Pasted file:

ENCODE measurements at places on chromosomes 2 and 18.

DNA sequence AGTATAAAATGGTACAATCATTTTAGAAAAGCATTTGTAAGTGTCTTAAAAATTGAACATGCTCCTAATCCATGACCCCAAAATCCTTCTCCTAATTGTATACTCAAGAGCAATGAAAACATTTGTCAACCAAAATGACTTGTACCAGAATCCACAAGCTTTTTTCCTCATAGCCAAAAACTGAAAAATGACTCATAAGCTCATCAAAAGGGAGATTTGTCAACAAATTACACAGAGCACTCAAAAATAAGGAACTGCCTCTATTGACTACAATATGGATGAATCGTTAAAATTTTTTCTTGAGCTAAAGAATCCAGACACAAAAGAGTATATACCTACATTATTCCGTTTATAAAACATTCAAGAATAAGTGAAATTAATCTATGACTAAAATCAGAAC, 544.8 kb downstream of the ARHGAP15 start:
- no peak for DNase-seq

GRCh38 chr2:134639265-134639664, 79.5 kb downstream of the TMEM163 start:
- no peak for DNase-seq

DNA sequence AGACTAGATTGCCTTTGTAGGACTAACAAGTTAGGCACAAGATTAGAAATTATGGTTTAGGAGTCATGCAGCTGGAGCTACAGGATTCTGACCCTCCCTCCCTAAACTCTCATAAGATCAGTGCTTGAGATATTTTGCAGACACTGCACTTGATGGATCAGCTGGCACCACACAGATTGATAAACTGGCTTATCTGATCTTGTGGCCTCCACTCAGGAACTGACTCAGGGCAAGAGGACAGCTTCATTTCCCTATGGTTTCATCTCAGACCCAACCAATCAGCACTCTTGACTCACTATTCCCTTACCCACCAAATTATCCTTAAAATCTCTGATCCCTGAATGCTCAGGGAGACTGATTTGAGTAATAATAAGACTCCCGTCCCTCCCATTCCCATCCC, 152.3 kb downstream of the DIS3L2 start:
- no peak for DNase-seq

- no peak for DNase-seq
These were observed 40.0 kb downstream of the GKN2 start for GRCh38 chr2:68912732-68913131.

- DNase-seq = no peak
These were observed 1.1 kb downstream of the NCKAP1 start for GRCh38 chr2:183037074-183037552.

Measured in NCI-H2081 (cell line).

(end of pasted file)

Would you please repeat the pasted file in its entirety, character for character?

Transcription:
ENCODE measurements at places on chromosomes 2 and 18.

DNA sequence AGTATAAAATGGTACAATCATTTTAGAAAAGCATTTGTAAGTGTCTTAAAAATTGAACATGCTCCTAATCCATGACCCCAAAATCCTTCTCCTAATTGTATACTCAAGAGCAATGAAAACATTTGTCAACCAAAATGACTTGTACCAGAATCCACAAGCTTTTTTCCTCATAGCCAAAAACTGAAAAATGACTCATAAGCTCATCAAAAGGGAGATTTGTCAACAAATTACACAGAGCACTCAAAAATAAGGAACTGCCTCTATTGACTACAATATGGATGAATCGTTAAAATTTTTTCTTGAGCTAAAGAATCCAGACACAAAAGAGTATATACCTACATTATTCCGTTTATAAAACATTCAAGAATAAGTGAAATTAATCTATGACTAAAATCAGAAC, 544.8 kb downstream of the ARHGAP15 start:
- no peak for DNase-seq

GRCh38 chr2:134639265-134639664, 79.5 kb downstream of the TMEM163 start:
- no peak for DNase-seq

DNA sequence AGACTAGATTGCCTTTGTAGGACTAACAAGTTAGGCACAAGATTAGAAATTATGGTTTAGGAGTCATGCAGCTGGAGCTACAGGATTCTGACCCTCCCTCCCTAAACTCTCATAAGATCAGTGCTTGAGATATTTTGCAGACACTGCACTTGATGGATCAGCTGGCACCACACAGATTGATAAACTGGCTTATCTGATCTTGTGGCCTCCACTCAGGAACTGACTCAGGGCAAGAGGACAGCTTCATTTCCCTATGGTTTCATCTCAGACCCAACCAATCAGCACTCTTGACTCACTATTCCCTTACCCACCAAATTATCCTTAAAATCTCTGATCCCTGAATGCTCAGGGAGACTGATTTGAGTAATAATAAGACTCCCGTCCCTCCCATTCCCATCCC, 152.3 kb downstream of the DIS3L2 start:
- no peak for DNase-seq

- no peak for DNase-seq
These were observed 40.0 kb downstream of the GKN2 start for GRCh38 chr2:68912732-68913131.

- DNase-seq = no peak
These were observed 1.1 kb downstream of the NCKAP1 start for GRCh38 chr2:183037074-183037552.

Measured in NCI-H2081 (cell line).